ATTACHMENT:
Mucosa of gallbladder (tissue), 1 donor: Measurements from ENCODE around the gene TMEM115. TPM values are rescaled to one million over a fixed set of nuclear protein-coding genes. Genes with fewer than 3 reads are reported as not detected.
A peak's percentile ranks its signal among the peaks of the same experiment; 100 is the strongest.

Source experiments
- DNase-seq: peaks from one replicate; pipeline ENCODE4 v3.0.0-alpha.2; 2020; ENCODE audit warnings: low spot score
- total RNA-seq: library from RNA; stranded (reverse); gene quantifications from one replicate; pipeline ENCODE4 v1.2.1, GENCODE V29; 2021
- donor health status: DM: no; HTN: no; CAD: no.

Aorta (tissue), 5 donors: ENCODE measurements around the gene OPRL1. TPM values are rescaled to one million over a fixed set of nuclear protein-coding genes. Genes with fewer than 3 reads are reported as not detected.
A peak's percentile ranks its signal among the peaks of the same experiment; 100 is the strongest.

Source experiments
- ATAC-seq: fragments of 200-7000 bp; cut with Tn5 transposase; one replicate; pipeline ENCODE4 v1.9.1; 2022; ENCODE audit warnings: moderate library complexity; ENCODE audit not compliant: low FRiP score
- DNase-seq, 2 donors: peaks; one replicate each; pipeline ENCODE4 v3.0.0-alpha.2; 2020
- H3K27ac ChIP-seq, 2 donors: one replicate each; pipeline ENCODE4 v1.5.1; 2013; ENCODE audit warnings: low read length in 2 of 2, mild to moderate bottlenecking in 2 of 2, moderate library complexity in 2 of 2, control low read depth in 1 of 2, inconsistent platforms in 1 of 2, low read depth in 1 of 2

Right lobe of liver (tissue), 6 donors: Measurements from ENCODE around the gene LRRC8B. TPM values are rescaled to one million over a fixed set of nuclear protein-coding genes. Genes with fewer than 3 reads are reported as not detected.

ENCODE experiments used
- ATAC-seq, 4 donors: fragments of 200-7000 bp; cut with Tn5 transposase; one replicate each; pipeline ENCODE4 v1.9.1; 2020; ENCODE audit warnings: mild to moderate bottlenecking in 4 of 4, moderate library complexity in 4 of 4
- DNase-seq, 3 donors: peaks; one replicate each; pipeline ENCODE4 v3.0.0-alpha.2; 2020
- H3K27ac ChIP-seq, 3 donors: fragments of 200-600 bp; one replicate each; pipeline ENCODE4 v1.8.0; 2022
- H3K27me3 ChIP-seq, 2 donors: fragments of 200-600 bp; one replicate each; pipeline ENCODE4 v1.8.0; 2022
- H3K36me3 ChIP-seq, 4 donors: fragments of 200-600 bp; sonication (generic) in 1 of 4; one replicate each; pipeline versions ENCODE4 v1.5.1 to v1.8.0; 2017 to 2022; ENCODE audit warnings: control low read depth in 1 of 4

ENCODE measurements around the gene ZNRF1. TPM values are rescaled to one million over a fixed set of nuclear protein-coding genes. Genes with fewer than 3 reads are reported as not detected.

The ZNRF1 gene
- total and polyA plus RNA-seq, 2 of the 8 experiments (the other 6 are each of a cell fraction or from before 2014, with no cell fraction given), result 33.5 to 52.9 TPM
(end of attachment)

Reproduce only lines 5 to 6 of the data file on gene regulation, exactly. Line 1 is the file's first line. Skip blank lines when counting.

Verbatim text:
- total RNA-seq: library from RNA; stranded (reverse); gene quantifications from one replicate; pipeline ENCODE4 v1.2.1, GENCODE V29; 2021
- donor health status: DM: no; HTN: no; CAD: no.